jeudi 25 septembre 2014

JOHN CHRISTIAN: Susbarbatus (2009)

“Susbarbatus is a strong EM album where retro Berlin School meets the charms and loudness of the England School”
1 Susbarbatus 9:22 
2 Los Ashes 9:29 
3 Brane Storm 7:45 
4 Forest of Weaver's Beams 6:21 
5 Mangrove (live) 7:26 
6 Antiquark 9:13

Independent (CD 49:36) ****
(Mostly sequencer-based EM)
John Christian is a member of the England EM band Airsculpture and in “Susbarbatus” he presents us here a strong 2nd solo opus filled by heavy and lively rhythms that has nothing to do with the long ambiospherical improvisations of the English trio.
It's with a fleeing and flickering synth wave that the title track opens. A morphic synth veil which zigzags lazily launches "Susbarbatus" where choirs and mellotron moods are floating in an ethereal universe before embracing a beautiful sequenced movement coated by a sweet rhythmic of a bass line. Growing in strength, this tempo bites the ears and progresses in a captivating cloud of strata whereas a synth, with some pretty melodious solos, spreads its ambient harmonies beneath the weight of a hammering sequential approach, bringing a very progressive dimension to this beautiful and catchy Berlin School track. This is a very nice opening which leads us to the dramatic and intriguing "Los Ashes". Divided into 2 sections, "Los Ashes" opens with a bass line taken out from hell which pulses with a hypnotic slowness in a strange cataclysmic universe. The approach is dark and near 
TD soils with a pace which flows between two rhythms and under the ochred pads of a synth and its sibyllin charms. This criss-crossed rhythm is suspended at the middle route to give way to a sound passage which scrolls by pieces, like a panoramic vision of images coming from a kaleidoscope. Images in sound which accelerate constantly a pace whose madness dives into the rhythm of a heavy movement of sequences of which the strikes of beats are multiplying in a kind of drummed chaos. This intense hammering movement is filled a pile of synth layers which gobble up "Los Ashes", like waves gobbling up the cliffs. This is a great track, at both times hypnotic and striking. The heavy drones of "Brane Storm" brings “Susbarbatus” back to the ambiospherical moods of Airsculpture, but with a darker and obscure approach. After this somber cerebral interlude, "Forest of Weaver's Beams" falls straight in our ears like a sonic drop which crosses both hemispheres of our loudspeakers. This has to be the most beautiful track on “Susbarbatus”. It goes smoothly on a superb synth, and its tearful waves, and a sequencer with its flow fractured by echoing chords which unwind such as a timeless sonic spiral. Not really a lively track, but nor devoid of beat either, "Forest of Weaver's Beams" enchants with its continual knockings which hammer in an ambivalent structure where the musical poetry is fitting to a creative sequencer. I really hooked on that one! Recorded in concert at the 2006 Hampshire Jam, "Mangrove" spreads its moods with a dense mix of scarlet strata and their echoes which get lost in an aquatic environment. A heavy and sharply nice sequencing embryo emerges out of this intro to draw a breathless rhythmic which rolls under an exhilarating synth whose sonic forms adopt a sweet ghostly madness.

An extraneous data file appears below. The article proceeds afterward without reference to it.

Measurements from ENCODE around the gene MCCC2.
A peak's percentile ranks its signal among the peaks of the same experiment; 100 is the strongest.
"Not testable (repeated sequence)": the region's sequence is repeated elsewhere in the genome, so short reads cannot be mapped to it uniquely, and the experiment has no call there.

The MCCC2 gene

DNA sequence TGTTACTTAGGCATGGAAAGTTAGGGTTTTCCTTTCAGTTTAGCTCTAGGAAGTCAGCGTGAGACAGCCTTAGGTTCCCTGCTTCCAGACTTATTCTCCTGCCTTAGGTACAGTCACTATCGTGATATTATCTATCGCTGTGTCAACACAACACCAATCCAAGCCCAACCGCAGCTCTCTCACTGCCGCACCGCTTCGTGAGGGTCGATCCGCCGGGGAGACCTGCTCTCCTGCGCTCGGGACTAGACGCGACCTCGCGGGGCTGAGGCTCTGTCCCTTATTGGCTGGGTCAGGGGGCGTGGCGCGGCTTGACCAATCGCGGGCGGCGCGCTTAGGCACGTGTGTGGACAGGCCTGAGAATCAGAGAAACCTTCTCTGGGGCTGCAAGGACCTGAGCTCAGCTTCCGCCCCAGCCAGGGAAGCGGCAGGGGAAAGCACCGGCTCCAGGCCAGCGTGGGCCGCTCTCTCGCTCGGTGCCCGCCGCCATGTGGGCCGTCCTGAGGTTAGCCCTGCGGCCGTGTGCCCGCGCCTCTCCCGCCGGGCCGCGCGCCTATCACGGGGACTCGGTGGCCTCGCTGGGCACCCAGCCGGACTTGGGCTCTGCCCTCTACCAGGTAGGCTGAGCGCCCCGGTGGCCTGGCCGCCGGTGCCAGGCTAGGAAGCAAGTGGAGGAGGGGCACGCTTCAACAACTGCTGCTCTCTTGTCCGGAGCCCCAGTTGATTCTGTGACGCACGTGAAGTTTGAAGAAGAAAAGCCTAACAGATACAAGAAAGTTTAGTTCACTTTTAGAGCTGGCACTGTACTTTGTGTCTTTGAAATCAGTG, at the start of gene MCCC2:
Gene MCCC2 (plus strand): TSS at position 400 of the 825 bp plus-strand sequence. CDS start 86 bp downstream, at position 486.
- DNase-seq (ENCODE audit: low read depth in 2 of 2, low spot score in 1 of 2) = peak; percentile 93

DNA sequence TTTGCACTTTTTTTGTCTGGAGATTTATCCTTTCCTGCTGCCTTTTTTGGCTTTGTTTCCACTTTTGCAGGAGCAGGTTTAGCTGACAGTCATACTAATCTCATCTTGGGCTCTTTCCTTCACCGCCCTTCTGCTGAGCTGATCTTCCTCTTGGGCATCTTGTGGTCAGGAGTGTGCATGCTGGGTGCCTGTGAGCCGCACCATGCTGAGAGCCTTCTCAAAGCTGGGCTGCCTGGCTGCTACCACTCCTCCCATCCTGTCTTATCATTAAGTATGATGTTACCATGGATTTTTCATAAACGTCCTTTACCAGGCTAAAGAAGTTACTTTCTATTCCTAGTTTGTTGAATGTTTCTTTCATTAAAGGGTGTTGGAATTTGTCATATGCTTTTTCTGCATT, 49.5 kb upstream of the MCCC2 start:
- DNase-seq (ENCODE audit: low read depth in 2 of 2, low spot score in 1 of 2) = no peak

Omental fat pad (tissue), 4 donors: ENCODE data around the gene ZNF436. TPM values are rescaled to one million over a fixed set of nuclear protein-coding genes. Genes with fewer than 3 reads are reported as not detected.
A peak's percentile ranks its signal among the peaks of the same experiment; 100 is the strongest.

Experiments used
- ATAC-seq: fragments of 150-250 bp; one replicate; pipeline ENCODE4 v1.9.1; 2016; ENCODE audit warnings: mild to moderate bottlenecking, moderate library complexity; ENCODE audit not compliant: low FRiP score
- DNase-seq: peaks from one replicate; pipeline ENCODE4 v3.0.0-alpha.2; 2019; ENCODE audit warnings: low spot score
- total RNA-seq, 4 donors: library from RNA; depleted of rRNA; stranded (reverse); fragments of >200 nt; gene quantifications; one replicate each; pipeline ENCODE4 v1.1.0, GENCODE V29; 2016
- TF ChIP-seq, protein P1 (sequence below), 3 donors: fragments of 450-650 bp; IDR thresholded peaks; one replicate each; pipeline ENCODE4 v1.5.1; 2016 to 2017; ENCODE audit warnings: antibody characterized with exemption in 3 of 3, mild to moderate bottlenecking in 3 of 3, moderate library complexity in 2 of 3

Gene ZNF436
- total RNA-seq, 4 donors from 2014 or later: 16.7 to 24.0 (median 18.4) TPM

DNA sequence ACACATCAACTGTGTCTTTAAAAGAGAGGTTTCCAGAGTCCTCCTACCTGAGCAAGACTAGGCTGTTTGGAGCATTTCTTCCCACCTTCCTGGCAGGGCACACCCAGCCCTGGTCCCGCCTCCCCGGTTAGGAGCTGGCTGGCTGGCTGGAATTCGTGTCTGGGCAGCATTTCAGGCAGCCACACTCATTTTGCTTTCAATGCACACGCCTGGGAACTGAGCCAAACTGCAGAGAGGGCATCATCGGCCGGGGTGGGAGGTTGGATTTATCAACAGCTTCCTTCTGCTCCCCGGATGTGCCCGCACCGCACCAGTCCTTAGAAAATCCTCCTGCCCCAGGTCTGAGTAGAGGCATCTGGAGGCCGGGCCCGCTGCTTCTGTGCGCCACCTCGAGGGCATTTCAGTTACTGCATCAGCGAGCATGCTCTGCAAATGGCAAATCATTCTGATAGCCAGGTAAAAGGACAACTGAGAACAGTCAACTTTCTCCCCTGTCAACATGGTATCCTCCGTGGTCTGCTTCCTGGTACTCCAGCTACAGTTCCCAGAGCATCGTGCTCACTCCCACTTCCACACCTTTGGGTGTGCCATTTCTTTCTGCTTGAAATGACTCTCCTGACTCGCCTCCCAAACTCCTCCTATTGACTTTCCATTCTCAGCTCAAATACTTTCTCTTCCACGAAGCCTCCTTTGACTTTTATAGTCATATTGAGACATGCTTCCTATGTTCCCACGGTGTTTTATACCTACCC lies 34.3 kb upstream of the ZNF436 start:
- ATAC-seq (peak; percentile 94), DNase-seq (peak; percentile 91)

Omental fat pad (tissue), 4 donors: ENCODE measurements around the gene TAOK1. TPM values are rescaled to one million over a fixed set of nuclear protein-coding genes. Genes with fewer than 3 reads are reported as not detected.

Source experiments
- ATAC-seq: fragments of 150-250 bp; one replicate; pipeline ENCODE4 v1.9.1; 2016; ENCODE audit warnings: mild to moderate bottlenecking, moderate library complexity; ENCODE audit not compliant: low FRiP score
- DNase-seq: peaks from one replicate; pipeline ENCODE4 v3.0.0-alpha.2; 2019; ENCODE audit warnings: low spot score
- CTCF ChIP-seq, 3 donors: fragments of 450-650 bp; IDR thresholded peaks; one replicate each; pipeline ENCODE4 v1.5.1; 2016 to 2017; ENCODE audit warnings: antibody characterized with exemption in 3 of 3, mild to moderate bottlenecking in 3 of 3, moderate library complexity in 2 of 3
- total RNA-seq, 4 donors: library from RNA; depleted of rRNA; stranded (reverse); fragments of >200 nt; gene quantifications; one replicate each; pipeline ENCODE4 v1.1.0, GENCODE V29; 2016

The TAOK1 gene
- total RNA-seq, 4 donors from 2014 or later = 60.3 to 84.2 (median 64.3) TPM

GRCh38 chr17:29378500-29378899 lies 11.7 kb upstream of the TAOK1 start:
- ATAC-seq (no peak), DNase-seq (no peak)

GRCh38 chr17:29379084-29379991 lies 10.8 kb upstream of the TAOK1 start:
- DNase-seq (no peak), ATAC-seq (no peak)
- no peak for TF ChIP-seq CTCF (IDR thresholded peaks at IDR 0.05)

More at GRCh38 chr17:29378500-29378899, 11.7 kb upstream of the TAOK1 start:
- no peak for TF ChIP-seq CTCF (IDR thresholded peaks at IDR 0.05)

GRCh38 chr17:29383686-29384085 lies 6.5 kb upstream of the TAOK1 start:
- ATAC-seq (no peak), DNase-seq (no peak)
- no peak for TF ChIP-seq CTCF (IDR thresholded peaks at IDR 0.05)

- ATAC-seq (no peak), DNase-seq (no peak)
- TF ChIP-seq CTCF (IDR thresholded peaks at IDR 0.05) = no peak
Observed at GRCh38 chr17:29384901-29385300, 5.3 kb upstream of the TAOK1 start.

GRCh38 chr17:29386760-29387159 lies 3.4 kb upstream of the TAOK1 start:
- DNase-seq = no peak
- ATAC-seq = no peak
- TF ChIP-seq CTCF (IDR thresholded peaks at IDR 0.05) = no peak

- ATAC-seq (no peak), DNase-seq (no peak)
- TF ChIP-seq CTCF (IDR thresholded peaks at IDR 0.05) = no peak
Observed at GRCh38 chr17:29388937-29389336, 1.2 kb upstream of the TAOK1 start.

"Antiquark" ends “Susbarbatus” by a sweet minimalism melody which sails between some soft sequenced keys a la Love on a Real Train combined to the atmospheric approach of Wavelength, both music scents by Tangerine Dream. We cannot love that one!
Susbarbatus” is a strong EM album. It's only default, if we can call this a default, is its length. It's too short, compared to what most artists present us since the venue of CD. As one says, small but mighty! John Christian lugs us around in a sonic universe fills of catchy sequences which beat on different paces and beneath the highly melodious sounds of synth and mellotron. Like what EM can be as well beautiful than intrepid. The fans of Berlin School are going to devour that one.
Sylvain Lupari (Initially written on December 2009, translated and updated a bit on September 24th, 2014) &
Cette chronique est également disponible en Français sur le site de Guts of Darkness, dont je suis chroniqueur sous le nom de Phaedream:

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